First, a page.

- Companies are noticing a rise in the potential of warehouse robots to streamline operations.
- Warehouse robotics integrated into a company’s technology landscape helps to achieve maximum data collection capability.
- Choose areas of your warehouse that can strategically benefit from warehouse robotics and data collection.
In answer to the ever-present labor challenges and supply chain issues, many companies are streamlining operations with an underutilized technology: warehouse robots. Current research indicates that just over 50% of respondents are using robots in their plants or warehouses right now. Many, however, have plans to use them in the next three years, or have at least included them on a technology roadmap within three or more years.
Visit an Amazon warehouse and you’ll see that this technology has become commonplace. There are more than a dozen types of Amazon warehouse robots in their facilities, with more than 520,000 robotic drive units deployed.
As warehouses look to scale operations, task performance is not the only benefit provided by robots. Robotics tied into mission-critical business operations present an opportunity for data collection that informs current initiatives to further streamline operations toward the goal of creating a truly mobile warehouse.
Here’s what to keep in mind as you leverage robots for data collection.
Integrate Warehouse Robotics into Your Full Technical Landscape
The most important thing you can do when utilizing warehouse robots is to integrate them into your systems so that they include data collection for your ERP. Robotics such as drones, helper co-bots, autonomous mobile robots in the warehouse, and a variety of IoT devices can collect data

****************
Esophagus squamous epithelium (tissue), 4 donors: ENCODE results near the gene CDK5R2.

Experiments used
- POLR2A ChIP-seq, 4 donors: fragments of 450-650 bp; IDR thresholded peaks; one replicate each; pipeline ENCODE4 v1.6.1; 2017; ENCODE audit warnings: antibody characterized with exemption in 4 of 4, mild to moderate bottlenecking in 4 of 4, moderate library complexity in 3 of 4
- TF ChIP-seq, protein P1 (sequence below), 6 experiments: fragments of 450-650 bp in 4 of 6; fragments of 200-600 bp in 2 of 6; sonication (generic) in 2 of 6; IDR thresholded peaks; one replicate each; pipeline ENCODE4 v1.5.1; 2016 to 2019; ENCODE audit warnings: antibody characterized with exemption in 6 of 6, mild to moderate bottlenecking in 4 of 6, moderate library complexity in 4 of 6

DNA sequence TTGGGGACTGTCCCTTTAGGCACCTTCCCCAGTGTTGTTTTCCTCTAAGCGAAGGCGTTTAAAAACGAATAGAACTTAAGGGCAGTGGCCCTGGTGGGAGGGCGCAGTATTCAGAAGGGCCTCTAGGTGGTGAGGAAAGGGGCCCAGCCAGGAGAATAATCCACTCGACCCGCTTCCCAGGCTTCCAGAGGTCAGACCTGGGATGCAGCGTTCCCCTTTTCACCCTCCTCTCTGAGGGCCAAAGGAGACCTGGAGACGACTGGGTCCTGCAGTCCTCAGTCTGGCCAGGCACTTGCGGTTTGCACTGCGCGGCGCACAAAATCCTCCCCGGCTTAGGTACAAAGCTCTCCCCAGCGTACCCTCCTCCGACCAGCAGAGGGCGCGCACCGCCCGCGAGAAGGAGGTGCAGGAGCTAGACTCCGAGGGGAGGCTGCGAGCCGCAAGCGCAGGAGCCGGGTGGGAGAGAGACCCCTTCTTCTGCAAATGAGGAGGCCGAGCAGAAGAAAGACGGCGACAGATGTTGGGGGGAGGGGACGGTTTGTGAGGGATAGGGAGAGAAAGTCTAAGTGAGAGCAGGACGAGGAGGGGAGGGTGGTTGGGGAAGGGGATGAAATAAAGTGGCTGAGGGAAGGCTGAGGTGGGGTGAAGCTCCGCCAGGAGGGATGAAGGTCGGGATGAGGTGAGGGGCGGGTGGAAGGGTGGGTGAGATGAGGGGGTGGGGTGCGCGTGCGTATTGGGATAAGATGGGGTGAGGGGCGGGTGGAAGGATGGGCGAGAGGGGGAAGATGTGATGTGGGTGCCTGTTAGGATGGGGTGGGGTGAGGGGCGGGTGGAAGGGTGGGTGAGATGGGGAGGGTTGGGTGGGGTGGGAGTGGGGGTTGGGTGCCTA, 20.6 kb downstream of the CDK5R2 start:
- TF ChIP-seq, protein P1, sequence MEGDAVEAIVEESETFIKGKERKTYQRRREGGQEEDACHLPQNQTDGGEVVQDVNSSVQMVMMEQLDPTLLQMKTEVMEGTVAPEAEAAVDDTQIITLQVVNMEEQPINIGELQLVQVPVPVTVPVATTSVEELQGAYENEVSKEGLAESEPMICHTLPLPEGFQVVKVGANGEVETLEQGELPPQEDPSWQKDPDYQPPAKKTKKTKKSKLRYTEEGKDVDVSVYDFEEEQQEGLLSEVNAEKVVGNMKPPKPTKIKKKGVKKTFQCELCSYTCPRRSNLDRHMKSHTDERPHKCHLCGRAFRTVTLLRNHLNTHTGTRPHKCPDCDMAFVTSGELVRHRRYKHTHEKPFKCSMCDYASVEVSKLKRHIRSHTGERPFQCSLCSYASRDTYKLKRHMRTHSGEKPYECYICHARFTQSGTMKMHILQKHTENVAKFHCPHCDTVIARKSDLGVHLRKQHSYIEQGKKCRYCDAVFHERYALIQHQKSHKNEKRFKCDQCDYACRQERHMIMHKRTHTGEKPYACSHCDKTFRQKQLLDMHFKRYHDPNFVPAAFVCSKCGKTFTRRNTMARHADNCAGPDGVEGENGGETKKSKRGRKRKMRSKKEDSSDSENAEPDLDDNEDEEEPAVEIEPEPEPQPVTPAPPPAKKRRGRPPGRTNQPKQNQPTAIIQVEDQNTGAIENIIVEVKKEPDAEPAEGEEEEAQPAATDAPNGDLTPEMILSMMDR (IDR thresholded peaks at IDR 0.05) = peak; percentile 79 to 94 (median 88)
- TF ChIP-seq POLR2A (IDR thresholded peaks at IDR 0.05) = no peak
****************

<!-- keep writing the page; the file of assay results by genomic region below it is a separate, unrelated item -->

and deliver it to your systems. And many systems today offer integrations for these devices as well. Take, for instance, a food product company that uses Laser Guided Vehicles. Coupled with RFgen Mobile Foundations, they were able to direct the LGVs and transact their paths against their ERP. The result was an increase in worker productivity of 20%.
Other businesses use robotics for similar purposes. Smart scales can collect and send data to an ERP to help automatically load balance trucks. Conveyors and sortation devices can be programmed to both collect and act on insights. Robotic picking systems free workers for more valuable tasks. The list goes on.
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Look for Ways to Incorporate Specific Robotics into Your Processes
The best way to include warehouse robotics in your operation and data collection strategies is by examining where you have the most need. Start by identifying where you’ll see the most impact and where you’ll experience the best return on your investment (ROI). For instance, a robotic picking system can have a high return on investment for money, time, and people. Key to achieving ROI is integration with mobile barcoding software for data collection. This integration supplies essential data to optimize operations for maximum robotic productivity, ensure accurate stock levels, and improve planning and decision-making.
When it comes to choosing a robotic warehouse picking system, look for one that couples with your mobile data collection solution. Seamless coupling can bolster operations and protect against the unpredictable, a common factor in today’s volatile supply chain environment.
Utilizing Data Collection and Automation to Meet Next-Level Challenges
Warehouse robotics is still very much an emerging trend, as less than 30% of warehouses have fully deployed them. Using these robots for integrated data collection remains an immediate opportunity for those warehouses using them, and an opportunity for companies planning on adding robots to maximize their value right from the start.
Now is the time for companies to look toward how warehouse robots and data collection robots can provide next-level value to your organization.
This all begins with warehouse innovation initiatives that incorporate mobile automation and data collection alongside Industry 4.0 technology. When done correctly, the result is increased efficiency, enhanced operations, and preparation for what may come next